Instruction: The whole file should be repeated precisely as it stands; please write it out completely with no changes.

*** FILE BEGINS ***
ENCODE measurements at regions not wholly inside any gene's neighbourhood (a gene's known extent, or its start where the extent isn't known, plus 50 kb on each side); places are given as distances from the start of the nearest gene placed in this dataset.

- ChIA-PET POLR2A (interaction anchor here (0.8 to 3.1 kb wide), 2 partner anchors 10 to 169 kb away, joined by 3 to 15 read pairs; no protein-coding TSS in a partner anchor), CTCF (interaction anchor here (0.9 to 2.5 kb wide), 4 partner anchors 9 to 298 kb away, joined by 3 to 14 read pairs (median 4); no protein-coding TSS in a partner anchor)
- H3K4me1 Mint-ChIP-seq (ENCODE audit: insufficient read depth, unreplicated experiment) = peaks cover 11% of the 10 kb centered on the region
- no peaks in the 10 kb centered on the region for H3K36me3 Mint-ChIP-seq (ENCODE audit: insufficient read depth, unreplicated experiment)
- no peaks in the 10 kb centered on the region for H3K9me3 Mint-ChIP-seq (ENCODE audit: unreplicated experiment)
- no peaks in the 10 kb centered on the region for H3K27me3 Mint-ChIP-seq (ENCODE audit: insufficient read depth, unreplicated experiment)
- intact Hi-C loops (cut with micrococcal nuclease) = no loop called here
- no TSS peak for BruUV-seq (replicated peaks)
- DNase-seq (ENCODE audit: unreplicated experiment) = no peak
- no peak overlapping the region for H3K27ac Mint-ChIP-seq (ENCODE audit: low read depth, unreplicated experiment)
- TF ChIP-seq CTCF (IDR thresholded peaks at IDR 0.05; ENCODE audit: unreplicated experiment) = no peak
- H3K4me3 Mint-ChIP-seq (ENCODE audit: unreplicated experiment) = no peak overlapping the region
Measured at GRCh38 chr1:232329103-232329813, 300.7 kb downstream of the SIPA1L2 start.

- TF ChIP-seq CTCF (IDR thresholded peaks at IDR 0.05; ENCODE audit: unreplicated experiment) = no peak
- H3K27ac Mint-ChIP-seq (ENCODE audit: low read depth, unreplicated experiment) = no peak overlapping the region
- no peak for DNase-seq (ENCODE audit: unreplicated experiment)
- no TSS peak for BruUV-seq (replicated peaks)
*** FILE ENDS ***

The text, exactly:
ENCODE measurements at regions not wholly inside any gene's neighbourhood (a gene's known extent, or its start where the extent isn't known, plus 50 kb on each side); places are given as distances from the start of the nearest gene placed in this dataset.

- ChIA-PET POLR2A (interaction anchor here (0.8 to 3.1 kb wide), 2 partner anchors 10 to 169 kb away, joined by 3 to 15 read pairs; no protein-coding TSS in a partner anchor), CTCF (interaction anchor here (0.9 to 2.5 kb wide), 4 partner anchors 9 to 298 kb away, joined by 3 to 14 read pairs (median 4); no protein-coding TSS in a partner anchor)
- H3K4me1 Mint-ChIP-seq (ENCODE audit: insufficient read depth, unreplicated experiment) = peaks cover 11% of the 10 kb centered on the region
- no peaks in the 10 kb centered on the region for H3K36me3 Mint-ChIP-seq (ENCODE audit: insufficient read depth, unreplicated experiment)
- no peaks in the 10 kb centered on the region for H3K9me3 Mint-ChIP-seq (ENCODE audit: unreplicated experiment)
- no peaks in the 10 kb centered on the region for H3K27me3 Mint-ChIP-seq (ENCODE audit: insufficient read depth, unreplicated experiment)
- intact Hi-C loops (cut with micrococcal nuclease) = no loop called here
- no TSS peak for BruUV-seq (replicated peaks)
- DNase-seq (ENCODE audit: unreplicated experiment) = no peak
- no peak overlapping the region for H3K27ac Mint-ChIP-seq (ENCODE audit: low read depth, unreplicated experiment)
- TF ChIP-seq CTCF (IDR thresholded peaks at IDR 0.05; ENCODE audit: unreplicated experiment) = no peak
- H3K4me3 Mint-ChIP-seq (ENCODE audit: unreplicated experiment) = no peak overlapping the region
Measured at GRCh38 chr1:232329103-232329813, 300.7 kb downstream of the SIPA1L2 start.

- TF ChIP-seq CTCF (IDR thresholded peaks at IDR 0.05; ENCODE audit: unreplicated experiment) = no peak
- H3K27ac Mint-ChIP-seq (ENCODE audit: low read depth, unreplicated experiment) = no peak overlapping the region
- no peak for DNase-seq (ENCODE audit: unreplicated experiment)
- no TSS peak for BruUV-seq (replicated peaks)